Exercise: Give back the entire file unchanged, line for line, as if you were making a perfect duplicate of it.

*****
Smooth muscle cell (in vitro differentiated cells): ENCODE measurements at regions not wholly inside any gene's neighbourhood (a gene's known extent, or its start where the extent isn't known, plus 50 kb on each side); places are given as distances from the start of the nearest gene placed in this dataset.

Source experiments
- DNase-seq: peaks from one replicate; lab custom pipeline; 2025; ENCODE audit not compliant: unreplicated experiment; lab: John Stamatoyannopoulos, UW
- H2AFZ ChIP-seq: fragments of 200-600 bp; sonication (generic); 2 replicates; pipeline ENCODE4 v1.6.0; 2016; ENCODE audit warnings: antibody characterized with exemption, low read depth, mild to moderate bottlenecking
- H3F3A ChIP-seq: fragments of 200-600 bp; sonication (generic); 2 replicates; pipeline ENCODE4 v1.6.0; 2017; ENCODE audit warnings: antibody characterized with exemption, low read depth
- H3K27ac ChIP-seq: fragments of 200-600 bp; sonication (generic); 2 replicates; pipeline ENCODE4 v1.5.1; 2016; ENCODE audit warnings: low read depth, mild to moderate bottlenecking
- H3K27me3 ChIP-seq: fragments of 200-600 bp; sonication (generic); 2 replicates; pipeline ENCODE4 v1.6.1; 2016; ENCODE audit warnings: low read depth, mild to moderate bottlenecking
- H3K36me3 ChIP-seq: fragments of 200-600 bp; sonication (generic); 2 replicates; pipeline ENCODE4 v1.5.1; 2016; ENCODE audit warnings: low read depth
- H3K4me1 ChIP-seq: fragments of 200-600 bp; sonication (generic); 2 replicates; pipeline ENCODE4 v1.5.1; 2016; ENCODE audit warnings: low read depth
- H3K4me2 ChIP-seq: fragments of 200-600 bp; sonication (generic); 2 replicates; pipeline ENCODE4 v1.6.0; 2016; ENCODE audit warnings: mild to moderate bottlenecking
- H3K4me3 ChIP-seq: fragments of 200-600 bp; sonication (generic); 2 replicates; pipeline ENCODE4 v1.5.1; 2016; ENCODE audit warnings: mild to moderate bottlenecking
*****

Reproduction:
Smooth muscle cell (in vitro differentiated cells): ENCODE measurements at regions not wholly inside any gene's neighbourhood (a gene's known extent, or its start where the extent isn't known, plus 50 kb on each side); places are given as distances from the start of the nearest gene placed in this dataset.

Source experiments
- DNase-seq: peaks from one replicate; lab custom pipeline; 2025; ENCODE audit not compliant: unreplicated experiment; lab: John Stamatoyannopoulos, UW
- H2AFZ ChIP-seq: fragments of 200-600 bp; sonication (generic); 2 replicates; pipeline ENCODE4 v1.6.0; 2016; ENCODE audit warnings: antibody characterized with exemption, low read depth, mild to moderate bottlenecking
- H3F3A ChIP-seq: fragments of 200-600 bp; sonication (generic); 2 replicates; pipeline ENCODE4 v1.6.0; 2017; ENCODE audit warnings: antibody characterized with exemption, low read depth
- H3K27ac ChIP-seq: fragments of 200-600 bp; sonication (generic); 2 replicates; pipeline ENCODE4 v1.5.1; 2016; ENCODE audit warnings: low read depth, mild to moderate bottlenecking
- H3K27me3 ChIP-seq: fragments of 200-600 bp; sonication (generic); 2 replicates; pipeline ENCODE4 v1.6.1; 2016; ENCODE audit warnings: low read depth, mild to moderate bottlenecking
- H3K36me3 ChIP-seq: fragments of 200-600 bp; sonication (generic); 2 replicates; pipeline ENCODE4 v1.5.1; 2016; ENCODE audit warnings: low read depth
- H3K4me1 ChIP-seq: fragments of 200-600 bp; sonication (generic); 2 replicates; pipeline ENCODE4 v1.5.1; 2016; ENCODE audit warnings: low read depth
- H3K4me2 ChIP-seq: fragments of 200-600 bp; sonication (generic); 2 replicates; pipeline ENCODE4 v1.6.0; 2016; ENCODE audit warnings: mild to moderate bottlenecking
- H3K4me3 ChIP-seq: fragments of 200-600 bp; sonication (generic); 2 replicates; pipeline ENCODE4 v1.5.1; 2016; ENCODE audit warnings: mild to moderate bottlenecking